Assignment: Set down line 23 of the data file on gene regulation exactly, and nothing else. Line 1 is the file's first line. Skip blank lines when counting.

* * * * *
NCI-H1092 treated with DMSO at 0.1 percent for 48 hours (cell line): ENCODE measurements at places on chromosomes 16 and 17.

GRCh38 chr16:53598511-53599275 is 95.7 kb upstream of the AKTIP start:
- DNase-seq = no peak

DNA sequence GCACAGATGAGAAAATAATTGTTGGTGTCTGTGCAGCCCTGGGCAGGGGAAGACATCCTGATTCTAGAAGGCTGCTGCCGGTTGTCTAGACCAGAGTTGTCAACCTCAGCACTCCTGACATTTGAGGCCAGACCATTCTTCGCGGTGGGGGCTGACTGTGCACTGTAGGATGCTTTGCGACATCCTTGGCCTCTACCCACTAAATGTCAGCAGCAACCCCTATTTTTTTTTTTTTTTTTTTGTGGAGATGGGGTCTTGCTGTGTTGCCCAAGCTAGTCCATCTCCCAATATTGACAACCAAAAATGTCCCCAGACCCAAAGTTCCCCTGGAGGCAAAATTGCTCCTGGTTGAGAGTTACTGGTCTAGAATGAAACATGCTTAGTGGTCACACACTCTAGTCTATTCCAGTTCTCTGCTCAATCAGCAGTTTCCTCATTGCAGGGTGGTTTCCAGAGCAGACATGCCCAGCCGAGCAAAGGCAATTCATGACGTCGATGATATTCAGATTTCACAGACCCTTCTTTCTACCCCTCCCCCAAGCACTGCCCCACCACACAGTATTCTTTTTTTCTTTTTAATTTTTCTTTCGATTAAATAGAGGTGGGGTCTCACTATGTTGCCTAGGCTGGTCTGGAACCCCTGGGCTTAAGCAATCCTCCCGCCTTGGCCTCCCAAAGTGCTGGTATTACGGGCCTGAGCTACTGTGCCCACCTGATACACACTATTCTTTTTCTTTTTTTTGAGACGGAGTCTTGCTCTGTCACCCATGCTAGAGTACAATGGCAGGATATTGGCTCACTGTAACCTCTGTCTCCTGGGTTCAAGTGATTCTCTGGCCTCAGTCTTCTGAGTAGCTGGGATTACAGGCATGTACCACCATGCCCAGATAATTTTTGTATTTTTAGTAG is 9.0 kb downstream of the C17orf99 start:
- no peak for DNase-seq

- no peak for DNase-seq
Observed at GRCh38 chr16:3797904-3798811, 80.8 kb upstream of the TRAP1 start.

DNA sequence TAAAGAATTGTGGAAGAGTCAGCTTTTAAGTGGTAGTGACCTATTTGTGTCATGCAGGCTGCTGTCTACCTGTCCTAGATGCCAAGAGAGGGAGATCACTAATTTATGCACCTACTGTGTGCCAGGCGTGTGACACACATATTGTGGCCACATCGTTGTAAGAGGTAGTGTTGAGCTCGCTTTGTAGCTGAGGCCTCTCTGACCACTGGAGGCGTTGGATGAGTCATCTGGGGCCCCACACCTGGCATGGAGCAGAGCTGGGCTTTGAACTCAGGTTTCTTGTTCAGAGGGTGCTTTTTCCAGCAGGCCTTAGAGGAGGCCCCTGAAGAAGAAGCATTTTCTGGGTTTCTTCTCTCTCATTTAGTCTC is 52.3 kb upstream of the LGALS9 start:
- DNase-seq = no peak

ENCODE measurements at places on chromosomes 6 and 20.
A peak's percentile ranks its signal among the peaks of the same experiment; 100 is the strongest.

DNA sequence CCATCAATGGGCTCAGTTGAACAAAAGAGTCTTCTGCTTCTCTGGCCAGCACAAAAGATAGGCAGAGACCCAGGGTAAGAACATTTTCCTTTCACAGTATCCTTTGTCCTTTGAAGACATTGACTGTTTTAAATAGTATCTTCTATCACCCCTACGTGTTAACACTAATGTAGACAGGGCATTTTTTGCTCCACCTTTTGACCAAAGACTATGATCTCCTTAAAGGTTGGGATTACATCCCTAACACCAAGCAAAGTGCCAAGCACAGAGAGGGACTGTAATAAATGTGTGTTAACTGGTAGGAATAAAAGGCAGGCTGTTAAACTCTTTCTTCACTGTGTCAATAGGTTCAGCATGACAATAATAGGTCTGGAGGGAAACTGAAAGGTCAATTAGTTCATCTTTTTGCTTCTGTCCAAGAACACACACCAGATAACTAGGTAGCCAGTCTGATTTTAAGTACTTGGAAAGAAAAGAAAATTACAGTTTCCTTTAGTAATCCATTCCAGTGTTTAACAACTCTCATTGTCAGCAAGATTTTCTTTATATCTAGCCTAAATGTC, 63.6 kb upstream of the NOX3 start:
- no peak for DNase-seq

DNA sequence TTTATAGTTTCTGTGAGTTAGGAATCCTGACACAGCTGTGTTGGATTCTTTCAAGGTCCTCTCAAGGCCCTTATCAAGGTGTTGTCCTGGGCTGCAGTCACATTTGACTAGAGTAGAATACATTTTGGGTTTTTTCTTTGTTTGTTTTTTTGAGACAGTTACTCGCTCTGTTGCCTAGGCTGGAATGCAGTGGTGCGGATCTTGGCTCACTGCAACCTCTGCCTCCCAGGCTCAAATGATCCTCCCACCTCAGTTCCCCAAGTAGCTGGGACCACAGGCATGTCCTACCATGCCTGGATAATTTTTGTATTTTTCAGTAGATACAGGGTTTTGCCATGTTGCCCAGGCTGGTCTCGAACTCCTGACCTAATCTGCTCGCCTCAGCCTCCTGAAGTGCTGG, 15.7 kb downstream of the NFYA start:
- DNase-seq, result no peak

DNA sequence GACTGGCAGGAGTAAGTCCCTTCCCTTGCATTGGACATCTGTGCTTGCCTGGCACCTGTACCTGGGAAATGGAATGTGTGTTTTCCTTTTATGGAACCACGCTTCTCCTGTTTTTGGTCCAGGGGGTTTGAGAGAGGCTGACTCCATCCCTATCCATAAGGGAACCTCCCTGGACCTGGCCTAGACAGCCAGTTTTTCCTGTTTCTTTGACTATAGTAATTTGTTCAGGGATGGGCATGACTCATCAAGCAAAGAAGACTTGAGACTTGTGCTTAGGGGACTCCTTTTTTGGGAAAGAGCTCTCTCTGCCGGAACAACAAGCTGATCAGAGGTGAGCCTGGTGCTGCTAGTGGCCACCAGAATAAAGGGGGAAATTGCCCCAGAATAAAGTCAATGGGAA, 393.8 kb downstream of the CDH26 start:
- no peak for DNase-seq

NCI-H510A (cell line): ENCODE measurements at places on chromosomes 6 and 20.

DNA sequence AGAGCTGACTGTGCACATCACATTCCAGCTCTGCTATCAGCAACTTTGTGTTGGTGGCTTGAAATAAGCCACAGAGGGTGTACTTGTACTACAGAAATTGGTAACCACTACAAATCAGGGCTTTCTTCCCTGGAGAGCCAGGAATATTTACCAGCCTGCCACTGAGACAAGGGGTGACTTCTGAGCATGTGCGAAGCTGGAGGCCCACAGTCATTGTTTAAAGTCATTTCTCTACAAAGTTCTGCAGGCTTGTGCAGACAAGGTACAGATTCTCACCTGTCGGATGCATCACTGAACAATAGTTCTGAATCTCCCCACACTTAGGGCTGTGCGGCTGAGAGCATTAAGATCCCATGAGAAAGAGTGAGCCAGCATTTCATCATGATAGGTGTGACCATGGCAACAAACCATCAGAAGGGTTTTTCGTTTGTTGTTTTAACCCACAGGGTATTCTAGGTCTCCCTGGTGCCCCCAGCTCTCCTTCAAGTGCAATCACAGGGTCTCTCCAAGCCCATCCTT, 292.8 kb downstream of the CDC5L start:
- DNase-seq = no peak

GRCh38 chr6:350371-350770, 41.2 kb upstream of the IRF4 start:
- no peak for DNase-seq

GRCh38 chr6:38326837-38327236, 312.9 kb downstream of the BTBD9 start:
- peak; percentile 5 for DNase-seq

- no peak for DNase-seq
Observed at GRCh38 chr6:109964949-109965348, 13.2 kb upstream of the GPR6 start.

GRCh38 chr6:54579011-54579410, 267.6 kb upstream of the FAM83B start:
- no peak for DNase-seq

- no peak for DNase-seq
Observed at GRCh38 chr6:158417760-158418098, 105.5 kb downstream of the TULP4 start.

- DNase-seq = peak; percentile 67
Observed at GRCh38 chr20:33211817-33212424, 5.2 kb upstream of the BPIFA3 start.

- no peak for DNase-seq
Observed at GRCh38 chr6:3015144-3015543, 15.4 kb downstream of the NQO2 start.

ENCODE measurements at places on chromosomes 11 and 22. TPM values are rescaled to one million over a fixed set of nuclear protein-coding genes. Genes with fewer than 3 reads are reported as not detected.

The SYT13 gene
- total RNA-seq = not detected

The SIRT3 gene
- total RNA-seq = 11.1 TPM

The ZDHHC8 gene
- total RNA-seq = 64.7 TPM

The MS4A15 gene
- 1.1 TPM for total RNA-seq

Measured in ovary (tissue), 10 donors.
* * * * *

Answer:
GRCh38 chr6:38326837-38327236, 312.9 kb downstream of the BTBD9 start: